Opinion

There’s no doubt: helmets save lives

Most people have accepted the fact that a helmet is a necessary safety item whether the wearer is operating a bicycle, motorcycle, a whitewater kayak or a board of one type or another. There are exceptions, of course, including a large majority of the bicyclists in Eugene, Ore., where going helmetless on city and University of Oregon streets is the cool thing to do. Those Oregon Ducks have a tendency to live on the wild side.

They might change their minds and strap on a helmet if they had a busy two-lane highway running through the city as does Bainbridge Island, where only a bicyclist with suicidal tendencies would pedal on State Route 305 or the island’s rural roads without a head protector. Just ask Mark Seawell, an islander who is lucky to be alive after his helmeted head was run over last month by the right-rear tire of a Dodge Ram making a left turn off SR-305. Despite the crushing blow, Seawell suffered only a concussion and spent one night in Seattle’s Harborview Medical Center before going home.

Not surprisingly, several people – mostly parents – have inquired about the make of Seawell’s helmet. They want to buy one just like it. According to Bainbridge Police, he was wearing a Bell Reflux helmet, which split into two parts – one smashed into small pieces and the other remaining whole – after a tire of the two-ton pickup rolled over the 60-year-old’s head. Seawell said he paid $50 for the helmet, and while he’s always been a believer in helmet safety, “Now, I will always buy the most expensive helmet I can find.”

Maybe he should just buy another Reflux.

A marketing specialist for Bell said the company’s policy is to give a replacement helmet – at a discount – to a wearer when the old one is damaged, but the person must write to them and provide details of the accident. He said that many of the stories are “sometimes beyond belief.” He said there was a similar accident in Wisconsin, where bicyclist was clipped by the side mirror of a box truck, then had a rear tire roll over his helmeted head. The victim’s injuries were also minor.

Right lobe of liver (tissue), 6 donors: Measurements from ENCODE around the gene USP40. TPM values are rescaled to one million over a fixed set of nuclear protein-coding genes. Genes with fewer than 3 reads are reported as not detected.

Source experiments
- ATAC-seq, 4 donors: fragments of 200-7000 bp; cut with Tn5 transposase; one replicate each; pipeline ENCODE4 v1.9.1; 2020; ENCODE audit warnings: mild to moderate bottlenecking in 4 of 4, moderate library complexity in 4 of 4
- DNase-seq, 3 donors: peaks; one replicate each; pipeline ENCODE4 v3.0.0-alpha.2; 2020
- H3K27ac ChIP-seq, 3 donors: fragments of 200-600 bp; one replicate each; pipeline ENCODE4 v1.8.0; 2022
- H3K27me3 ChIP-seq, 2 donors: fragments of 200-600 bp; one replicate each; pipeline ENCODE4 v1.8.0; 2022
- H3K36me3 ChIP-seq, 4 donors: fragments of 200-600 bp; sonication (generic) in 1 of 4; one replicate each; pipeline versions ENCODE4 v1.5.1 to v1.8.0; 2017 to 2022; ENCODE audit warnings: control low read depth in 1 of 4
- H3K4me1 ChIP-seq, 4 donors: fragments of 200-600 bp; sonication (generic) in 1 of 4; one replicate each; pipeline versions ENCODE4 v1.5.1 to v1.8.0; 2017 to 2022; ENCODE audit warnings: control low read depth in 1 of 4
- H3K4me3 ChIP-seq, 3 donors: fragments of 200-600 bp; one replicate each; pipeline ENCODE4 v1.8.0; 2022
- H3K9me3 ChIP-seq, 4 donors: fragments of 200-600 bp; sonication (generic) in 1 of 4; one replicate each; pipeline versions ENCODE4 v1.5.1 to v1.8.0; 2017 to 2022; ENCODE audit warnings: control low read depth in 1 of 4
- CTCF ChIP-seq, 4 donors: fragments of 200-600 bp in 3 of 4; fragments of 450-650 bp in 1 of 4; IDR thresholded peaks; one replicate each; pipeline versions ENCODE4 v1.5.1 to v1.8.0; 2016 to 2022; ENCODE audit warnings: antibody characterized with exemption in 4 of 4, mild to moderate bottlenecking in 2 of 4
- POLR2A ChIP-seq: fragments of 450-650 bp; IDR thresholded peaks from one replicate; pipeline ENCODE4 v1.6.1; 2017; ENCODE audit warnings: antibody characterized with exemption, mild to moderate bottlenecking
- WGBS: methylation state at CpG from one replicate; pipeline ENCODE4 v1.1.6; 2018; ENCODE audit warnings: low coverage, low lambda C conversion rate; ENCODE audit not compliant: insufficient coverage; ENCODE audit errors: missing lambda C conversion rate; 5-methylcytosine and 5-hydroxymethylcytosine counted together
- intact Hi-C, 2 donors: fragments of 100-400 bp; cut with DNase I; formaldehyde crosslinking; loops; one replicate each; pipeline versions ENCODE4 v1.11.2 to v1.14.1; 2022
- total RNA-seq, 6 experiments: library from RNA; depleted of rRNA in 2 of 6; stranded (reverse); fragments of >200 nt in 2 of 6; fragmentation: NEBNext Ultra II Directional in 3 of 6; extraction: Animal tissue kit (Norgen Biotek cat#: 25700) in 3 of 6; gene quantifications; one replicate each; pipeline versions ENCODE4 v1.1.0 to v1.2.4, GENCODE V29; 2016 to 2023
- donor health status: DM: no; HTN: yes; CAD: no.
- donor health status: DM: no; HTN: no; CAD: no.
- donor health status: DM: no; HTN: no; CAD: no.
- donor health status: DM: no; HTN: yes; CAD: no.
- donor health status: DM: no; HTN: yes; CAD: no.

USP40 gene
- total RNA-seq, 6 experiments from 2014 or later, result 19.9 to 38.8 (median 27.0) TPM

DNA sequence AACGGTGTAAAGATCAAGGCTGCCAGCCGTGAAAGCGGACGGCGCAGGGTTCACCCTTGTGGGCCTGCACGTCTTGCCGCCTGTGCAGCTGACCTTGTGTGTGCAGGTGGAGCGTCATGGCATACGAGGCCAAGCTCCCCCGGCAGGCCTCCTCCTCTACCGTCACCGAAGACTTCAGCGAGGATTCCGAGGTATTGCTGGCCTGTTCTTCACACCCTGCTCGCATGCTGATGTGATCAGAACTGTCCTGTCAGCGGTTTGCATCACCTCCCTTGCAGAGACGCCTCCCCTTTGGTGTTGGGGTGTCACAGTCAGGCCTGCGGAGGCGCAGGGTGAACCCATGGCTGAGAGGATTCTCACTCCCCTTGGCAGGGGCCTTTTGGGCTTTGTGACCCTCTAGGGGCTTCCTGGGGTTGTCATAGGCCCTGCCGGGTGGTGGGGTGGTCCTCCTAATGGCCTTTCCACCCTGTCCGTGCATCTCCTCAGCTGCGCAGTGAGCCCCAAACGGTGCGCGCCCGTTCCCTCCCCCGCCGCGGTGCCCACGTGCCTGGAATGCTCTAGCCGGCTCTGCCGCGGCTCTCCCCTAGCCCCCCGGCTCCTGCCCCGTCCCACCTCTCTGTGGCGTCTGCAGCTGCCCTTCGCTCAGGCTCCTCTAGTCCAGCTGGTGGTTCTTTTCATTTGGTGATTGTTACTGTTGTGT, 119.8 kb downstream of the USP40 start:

He also described an accident a couple of years ago when an Indy Car pit crew worker – wearing a helmet – fell under the car as it pulled away to re-enter the race and had his head run over by a very large rear tire. Again, his injuries were minimal. Bell engineers concluded after looking at the replay of the incident that the helmet caused a ramp effect with the tire bouncing up and over the man’s head.

The Bell employee said the price of the Reflux (now $64 retail online) is mid-range, but that it meets the company’s stringent impact requirements. Consumer Reports magazine tested bike helmets in 2004 and said Reflux was one of three helmets that failed because the buckle broke during the test. Bell said there was “failure” because of CR’s improper testing techniques.

It’s doubtful Seawell knows whether or not his shattered helmet’s buckle failed during the crash, but he knows that he, thanks to the helmet, can take a severe blow to the head and live to tell about it. And yes, said the Bell marketeer, Seawell should contact the company because there’s “a good chance he’d qualify for a new helmet.”

You can bet that Seawell, who likes to take daily bicycle trips around the island, already has a new one.

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